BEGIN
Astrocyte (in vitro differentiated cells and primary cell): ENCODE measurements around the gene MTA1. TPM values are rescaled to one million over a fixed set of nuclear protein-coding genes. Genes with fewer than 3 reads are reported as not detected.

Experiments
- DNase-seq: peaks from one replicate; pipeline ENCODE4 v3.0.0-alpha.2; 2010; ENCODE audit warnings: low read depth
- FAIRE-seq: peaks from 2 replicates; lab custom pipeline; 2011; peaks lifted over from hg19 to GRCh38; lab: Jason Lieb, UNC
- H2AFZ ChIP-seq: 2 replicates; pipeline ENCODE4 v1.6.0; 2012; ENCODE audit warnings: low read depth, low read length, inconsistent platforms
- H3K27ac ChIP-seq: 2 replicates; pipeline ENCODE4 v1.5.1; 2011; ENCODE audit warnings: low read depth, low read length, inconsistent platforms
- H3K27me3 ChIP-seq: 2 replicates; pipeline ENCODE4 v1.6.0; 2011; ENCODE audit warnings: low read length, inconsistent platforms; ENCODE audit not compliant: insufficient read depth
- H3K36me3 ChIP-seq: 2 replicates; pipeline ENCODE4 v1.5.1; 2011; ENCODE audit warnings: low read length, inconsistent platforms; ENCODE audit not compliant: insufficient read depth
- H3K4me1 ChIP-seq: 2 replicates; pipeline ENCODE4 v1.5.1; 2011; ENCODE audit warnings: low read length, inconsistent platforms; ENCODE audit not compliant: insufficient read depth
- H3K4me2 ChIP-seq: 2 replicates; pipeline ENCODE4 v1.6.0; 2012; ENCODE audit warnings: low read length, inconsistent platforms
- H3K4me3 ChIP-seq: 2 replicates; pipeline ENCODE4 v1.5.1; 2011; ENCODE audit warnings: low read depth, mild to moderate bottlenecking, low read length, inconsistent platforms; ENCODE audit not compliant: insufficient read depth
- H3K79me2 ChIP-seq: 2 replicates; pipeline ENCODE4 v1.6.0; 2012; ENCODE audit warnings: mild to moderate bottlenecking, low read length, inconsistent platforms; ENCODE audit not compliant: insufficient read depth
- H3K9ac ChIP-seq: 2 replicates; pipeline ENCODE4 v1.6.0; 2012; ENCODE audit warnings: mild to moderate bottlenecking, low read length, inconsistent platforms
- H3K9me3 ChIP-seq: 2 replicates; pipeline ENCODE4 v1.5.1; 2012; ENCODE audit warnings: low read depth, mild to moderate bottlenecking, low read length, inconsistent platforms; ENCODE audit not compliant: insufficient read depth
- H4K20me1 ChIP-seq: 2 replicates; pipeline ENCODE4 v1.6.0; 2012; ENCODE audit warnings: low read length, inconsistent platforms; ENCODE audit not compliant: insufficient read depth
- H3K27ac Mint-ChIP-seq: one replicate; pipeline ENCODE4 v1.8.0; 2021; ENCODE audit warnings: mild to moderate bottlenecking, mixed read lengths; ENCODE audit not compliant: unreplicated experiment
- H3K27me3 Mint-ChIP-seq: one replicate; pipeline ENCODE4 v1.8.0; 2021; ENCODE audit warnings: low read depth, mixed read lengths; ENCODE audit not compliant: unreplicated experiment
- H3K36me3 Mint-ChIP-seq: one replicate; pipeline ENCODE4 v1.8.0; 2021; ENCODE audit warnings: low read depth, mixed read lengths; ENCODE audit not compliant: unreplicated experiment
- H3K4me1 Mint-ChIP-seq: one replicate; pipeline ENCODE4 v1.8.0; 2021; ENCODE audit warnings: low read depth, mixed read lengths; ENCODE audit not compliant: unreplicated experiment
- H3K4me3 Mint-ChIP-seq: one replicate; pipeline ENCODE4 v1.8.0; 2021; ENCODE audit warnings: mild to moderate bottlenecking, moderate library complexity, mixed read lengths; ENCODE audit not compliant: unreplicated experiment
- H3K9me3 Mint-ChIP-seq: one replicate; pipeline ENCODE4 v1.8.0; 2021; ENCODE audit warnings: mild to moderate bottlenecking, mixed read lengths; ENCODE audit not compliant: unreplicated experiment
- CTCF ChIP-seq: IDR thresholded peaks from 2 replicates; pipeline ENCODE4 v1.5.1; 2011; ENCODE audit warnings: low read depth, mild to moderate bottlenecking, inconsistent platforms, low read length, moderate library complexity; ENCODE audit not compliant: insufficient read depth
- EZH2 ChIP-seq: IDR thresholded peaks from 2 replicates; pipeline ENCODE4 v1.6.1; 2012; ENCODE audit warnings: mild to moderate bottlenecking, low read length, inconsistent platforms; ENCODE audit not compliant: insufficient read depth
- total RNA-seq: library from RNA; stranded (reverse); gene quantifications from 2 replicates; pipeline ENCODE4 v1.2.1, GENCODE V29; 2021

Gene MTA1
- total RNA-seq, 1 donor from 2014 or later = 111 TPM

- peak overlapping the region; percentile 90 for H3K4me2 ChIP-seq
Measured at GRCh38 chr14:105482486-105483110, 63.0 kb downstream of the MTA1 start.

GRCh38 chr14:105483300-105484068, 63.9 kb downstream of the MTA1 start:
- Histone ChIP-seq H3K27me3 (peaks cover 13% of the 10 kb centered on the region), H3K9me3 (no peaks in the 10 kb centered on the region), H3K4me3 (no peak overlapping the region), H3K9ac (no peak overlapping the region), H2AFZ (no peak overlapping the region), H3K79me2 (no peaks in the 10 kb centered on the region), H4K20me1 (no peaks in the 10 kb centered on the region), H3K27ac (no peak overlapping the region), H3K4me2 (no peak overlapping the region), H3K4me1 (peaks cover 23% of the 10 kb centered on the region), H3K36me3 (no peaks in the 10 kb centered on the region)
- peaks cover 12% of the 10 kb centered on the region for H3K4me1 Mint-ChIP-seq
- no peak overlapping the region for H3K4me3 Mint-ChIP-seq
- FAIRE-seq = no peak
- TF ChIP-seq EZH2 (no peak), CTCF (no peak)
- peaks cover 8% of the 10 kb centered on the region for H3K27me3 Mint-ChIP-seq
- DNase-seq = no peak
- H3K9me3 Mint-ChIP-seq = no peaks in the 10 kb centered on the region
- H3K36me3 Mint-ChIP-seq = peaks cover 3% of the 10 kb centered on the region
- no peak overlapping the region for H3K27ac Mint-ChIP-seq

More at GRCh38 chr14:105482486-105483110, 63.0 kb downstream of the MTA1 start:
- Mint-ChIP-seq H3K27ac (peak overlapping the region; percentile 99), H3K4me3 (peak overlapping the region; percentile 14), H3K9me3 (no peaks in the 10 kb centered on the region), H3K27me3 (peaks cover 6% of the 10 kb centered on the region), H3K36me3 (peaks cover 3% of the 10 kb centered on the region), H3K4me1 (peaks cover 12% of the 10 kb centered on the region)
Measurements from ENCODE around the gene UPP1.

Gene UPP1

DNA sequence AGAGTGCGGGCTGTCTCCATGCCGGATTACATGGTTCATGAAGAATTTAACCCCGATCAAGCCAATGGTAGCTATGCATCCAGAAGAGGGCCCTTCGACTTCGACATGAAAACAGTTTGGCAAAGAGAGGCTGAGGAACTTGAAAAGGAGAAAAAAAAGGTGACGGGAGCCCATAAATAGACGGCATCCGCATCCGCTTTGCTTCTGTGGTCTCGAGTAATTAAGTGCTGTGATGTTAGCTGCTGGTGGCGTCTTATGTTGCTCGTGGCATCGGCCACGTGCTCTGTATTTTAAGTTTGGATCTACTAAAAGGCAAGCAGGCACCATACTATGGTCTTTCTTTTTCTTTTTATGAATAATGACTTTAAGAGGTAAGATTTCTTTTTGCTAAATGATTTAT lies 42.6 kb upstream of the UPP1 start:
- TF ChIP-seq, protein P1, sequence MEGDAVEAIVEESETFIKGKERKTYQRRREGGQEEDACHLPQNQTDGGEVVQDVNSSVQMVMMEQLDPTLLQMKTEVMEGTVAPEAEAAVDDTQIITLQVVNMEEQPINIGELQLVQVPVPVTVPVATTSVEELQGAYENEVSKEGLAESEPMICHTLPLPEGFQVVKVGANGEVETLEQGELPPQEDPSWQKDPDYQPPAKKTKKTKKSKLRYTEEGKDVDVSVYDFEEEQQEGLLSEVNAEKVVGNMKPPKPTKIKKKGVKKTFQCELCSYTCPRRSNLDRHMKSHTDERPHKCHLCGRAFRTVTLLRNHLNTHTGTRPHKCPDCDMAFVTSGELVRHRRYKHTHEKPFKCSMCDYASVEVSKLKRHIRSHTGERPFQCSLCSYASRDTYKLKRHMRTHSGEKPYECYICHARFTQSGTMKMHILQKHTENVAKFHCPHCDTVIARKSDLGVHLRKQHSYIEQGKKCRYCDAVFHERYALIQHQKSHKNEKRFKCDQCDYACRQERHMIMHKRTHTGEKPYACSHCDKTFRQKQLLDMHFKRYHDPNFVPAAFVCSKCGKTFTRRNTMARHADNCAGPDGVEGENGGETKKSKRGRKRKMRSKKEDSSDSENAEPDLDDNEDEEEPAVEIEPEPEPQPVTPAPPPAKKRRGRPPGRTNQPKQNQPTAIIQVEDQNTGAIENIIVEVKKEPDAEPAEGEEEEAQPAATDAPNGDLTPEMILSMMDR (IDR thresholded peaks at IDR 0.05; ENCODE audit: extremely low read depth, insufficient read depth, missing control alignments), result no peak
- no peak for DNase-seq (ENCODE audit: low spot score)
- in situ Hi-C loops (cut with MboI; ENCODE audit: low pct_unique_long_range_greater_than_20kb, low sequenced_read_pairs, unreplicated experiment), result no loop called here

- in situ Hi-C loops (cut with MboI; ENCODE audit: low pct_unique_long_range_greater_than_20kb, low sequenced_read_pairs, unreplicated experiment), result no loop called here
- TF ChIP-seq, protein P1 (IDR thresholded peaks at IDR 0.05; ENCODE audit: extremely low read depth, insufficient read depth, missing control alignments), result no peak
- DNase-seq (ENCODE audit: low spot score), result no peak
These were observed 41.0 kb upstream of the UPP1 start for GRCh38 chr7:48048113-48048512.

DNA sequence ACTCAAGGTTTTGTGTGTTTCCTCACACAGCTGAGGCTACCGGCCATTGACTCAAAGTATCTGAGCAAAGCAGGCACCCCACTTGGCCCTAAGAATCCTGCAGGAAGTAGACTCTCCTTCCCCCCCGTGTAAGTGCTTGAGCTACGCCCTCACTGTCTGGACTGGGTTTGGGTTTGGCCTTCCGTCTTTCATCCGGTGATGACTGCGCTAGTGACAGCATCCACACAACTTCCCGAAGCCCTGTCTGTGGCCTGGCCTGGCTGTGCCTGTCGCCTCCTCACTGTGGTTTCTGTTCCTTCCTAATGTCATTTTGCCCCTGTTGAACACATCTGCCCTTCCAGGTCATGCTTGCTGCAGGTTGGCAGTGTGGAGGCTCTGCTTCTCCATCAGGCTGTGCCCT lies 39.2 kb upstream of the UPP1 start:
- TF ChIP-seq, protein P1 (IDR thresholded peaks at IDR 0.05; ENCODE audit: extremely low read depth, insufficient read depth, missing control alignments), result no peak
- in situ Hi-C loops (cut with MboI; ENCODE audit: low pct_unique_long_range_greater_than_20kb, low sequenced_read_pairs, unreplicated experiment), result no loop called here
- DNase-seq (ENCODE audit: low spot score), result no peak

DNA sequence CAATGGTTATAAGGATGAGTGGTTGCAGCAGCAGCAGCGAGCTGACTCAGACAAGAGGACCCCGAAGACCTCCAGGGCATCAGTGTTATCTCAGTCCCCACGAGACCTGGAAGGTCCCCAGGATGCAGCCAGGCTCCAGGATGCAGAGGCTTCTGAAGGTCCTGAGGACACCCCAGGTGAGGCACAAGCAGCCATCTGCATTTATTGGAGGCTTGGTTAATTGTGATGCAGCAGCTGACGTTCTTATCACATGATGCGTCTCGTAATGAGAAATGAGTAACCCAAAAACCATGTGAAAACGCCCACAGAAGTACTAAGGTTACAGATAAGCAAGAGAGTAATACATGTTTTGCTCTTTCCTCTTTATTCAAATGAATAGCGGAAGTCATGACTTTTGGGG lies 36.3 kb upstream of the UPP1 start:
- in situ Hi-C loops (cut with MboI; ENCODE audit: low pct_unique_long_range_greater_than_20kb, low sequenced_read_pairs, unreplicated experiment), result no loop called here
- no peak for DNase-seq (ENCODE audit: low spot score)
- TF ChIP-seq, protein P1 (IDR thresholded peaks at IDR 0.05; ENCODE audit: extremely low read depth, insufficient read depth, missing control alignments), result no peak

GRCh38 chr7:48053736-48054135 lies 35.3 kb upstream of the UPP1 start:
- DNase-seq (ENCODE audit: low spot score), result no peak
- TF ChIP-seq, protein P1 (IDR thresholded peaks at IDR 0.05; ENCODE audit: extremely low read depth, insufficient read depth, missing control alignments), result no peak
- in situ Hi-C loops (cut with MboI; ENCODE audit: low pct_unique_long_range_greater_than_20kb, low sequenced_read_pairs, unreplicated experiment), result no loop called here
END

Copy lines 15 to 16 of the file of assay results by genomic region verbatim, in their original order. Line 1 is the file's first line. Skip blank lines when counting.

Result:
- H4K20me1 ChIP-seq: 2 replicates; pipeline ENCODE4 v1.6.0; 2012; ENCODE audit warnings: low read length, inconsistent platforms; ENCODE audit not compliant: insufficient read depth
- H3K27ac Mint-ChIP-seq: one replicate; pipeline ENCODE4 v1.8.0; 2021; ENCODE audit warnings: mild to moderate bottlenecking, mixed read lengths; ENCODE audit not compliant: unreplicated experiment